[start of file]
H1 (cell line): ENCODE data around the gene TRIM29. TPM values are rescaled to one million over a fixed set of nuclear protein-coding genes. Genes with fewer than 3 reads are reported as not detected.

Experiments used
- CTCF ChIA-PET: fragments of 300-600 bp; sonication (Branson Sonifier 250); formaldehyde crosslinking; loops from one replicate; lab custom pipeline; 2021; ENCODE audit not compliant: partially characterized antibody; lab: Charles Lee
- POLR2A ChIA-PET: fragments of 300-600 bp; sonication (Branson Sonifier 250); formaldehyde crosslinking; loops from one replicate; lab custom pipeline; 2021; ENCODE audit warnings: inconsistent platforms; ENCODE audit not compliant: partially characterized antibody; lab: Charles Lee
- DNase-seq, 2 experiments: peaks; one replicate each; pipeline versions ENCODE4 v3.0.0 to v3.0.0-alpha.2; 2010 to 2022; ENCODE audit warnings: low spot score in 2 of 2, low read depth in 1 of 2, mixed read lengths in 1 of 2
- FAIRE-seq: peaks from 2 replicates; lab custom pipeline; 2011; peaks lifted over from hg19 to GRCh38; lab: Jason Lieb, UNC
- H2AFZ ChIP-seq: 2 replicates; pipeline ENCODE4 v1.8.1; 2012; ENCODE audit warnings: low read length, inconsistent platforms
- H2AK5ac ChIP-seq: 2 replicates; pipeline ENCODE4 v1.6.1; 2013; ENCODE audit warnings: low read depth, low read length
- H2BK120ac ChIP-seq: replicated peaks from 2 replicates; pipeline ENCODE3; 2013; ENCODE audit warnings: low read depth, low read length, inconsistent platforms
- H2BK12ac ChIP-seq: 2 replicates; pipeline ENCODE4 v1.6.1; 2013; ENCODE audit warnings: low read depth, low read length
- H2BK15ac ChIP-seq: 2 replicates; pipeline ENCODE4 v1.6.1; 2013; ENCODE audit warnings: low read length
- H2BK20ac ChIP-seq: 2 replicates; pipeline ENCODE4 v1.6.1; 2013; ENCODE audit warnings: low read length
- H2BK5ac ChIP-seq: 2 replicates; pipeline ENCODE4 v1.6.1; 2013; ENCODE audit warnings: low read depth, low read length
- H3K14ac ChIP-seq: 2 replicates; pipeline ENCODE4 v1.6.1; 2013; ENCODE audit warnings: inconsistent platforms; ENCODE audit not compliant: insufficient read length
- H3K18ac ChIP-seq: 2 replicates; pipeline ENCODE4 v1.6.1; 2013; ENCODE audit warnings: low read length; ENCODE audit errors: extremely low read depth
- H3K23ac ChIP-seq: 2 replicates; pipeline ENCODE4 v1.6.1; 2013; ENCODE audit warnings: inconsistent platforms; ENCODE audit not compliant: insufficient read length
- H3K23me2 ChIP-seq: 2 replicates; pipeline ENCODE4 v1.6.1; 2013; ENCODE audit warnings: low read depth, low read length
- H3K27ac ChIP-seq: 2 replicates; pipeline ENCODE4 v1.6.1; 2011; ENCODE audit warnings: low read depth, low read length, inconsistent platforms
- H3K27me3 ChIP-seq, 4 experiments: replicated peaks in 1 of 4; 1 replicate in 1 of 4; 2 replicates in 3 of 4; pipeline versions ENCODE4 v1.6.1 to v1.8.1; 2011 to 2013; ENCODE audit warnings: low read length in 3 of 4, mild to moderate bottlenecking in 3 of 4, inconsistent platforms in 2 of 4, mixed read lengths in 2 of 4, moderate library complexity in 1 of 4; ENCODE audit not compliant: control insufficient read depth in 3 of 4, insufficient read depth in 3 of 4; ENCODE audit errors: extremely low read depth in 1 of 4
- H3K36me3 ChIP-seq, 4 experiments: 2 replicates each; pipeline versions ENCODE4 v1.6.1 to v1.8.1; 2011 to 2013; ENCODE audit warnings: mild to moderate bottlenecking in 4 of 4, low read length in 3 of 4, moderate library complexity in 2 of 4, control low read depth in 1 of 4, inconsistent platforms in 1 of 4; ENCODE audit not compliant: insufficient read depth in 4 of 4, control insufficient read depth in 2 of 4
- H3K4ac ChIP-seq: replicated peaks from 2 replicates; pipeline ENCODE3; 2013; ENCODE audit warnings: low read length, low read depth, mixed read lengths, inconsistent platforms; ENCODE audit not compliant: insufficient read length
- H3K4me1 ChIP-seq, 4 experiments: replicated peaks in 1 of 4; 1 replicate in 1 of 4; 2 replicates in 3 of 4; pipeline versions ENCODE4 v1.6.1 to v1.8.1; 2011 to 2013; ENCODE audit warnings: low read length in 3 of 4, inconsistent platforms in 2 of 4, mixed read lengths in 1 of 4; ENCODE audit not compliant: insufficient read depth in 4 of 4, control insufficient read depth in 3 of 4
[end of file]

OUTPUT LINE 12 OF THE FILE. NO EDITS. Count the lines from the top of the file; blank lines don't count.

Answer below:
- H2BK20ac ChIP-seq: 2 replicates; pipeline ENCODE4 v1.6.1; 2013; ENCODE audit warnings: low read length